NOAA scientists have documented a new impact of the increasingly thin blanket of Arctic sea ice: gases escaping from the thinner ice in spring are affecting air chemistry, reducing ground-level ozone, and likely increasing mercury contamination.

Jackie Richter-Menge describes the "Arctic amplification" phenomenon: how the loss of Arctic sea ice leads to further warming.

Satellite observations show that as the Arctic tundra has grown warmer in the past three decades, it has also grown “greener.”

In the Arctic, an ocean is surrounded by continents, while Antarctica is continent surrounded by oceans. These differences in the arrangement of land and water contribute to differences in each polar region’s climate, oceanic and atmospheric circulation patterns, and seasonal and long-term sea ice patterns.

A new NOAA-led report shows that Arctic air temperatures continue to rise at more than twice the rate of global air temperatures, a phenomenon known as Arctic amplification. Increasing air and sea...

According to a new report released today by NOAA and its partners, cooler temperatures in the summer of 2013 across the central Arctic Ocean, Greenland and northern Canada moderated the record sea...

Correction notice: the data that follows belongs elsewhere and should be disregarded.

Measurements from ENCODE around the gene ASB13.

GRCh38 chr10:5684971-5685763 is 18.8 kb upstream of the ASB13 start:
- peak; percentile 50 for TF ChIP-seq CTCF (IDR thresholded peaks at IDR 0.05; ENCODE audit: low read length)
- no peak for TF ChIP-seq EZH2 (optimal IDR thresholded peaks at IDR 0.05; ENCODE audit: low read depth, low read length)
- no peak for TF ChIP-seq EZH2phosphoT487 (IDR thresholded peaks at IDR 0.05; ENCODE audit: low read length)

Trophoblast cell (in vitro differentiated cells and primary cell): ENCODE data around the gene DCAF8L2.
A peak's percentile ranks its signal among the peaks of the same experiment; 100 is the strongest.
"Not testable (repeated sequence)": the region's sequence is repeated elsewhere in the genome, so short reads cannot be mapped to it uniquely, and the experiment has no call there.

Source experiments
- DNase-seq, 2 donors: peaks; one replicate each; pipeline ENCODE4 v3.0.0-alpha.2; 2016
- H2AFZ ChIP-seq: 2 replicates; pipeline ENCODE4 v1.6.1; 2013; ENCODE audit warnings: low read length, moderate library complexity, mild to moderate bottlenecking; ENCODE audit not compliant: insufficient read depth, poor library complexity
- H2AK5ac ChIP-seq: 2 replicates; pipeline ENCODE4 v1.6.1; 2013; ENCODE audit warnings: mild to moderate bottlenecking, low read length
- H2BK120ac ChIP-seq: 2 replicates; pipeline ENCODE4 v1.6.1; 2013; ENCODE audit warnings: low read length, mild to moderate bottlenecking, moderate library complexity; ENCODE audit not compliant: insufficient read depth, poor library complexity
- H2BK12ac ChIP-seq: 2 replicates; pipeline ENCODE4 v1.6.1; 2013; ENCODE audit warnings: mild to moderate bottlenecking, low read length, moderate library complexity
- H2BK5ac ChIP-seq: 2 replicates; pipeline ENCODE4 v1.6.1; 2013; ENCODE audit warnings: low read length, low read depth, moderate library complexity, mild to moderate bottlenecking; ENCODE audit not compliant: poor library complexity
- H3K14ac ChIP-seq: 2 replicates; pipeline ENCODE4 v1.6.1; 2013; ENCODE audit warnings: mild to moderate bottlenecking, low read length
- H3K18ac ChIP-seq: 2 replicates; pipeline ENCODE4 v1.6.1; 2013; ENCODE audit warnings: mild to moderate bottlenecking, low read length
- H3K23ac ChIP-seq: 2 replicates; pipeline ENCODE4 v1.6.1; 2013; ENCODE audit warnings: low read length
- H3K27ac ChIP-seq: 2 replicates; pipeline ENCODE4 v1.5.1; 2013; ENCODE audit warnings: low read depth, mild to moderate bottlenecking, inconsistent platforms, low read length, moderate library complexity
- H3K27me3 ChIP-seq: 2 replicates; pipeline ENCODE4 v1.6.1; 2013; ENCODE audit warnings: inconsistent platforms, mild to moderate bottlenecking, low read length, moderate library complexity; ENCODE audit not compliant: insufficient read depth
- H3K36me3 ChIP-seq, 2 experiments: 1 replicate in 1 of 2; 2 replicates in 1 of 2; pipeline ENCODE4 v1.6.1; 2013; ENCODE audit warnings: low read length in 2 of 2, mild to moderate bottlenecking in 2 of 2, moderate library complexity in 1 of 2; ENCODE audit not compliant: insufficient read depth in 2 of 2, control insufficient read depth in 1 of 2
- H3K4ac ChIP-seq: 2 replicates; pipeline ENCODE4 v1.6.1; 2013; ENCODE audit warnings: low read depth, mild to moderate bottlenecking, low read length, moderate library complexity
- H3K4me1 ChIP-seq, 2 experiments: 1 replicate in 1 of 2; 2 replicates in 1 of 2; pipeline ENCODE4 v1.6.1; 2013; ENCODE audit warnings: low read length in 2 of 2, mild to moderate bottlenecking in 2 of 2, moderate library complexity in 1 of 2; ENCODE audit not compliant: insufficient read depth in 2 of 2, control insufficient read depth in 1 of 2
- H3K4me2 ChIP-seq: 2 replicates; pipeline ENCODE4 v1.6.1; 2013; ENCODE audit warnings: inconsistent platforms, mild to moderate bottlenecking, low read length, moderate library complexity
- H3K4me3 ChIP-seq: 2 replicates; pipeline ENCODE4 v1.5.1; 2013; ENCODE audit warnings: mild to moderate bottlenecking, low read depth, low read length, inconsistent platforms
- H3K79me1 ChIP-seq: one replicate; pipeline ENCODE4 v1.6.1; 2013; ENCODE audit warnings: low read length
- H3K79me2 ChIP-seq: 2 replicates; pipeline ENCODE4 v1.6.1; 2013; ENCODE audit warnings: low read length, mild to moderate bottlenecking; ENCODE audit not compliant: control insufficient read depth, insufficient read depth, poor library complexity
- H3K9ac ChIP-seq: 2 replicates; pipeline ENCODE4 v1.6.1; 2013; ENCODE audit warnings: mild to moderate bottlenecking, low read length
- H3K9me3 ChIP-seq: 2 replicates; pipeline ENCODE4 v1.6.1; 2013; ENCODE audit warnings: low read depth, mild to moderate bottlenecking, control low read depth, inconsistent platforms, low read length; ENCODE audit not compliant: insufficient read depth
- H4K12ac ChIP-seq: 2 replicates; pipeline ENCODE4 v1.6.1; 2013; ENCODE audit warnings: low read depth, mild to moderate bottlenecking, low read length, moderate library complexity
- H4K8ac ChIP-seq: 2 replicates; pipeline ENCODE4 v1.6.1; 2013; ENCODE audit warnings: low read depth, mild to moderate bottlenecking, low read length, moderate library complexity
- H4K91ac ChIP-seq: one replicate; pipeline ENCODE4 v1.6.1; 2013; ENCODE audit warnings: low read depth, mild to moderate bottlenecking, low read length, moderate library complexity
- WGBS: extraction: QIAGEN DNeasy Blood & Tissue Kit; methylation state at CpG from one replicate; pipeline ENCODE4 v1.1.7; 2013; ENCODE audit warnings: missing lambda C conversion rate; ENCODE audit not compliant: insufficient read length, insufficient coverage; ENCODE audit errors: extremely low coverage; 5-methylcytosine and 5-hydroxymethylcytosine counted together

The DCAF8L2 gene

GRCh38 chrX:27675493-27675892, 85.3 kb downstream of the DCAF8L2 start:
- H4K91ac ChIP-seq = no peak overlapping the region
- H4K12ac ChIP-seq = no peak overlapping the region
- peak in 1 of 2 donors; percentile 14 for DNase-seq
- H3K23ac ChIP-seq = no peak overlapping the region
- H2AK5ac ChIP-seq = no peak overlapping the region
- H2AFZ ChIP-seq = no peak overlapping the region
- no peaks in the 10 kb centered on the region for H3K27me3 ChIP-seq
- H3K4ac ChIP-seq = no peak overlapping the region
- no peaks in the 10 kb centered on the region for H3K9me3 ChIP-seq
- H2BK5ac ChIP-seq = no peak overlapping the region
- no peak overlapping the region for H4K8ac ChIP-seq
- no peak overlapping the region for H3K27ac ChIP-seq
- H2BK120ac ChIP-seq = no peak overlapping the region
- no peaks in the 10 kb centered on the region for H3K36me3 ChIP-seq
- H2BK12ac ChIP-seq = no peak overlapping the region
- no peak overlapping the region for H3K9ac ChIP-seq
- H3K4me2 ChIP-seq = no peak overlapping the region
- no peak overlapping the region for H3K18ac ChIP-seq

Alaska Climate Webinar Archives

The Alaska Center for Climate Assessment and Policy has an archive of all its webinars on a variety of climate issues in the Alaska and the Arctic. The webinar series is also ongoing with new speakers and topics scheduled regularly.

Alaska Climate Dispatch

The Alaska Center for Climate Assessment and Policy produces this climate information tool in partnership with the Alaska Climate Research Center, SEARCH Sea Ice Outlook, National Centers for Environmental Prediction, and the National Weather Service. The quarterly Alaska Climate Dispatch provides seasonal weather and climate summaries as well as Alaska weather, wildfire, and sea ice outlooks in one easily accessible document with the latest issue and archives available online.

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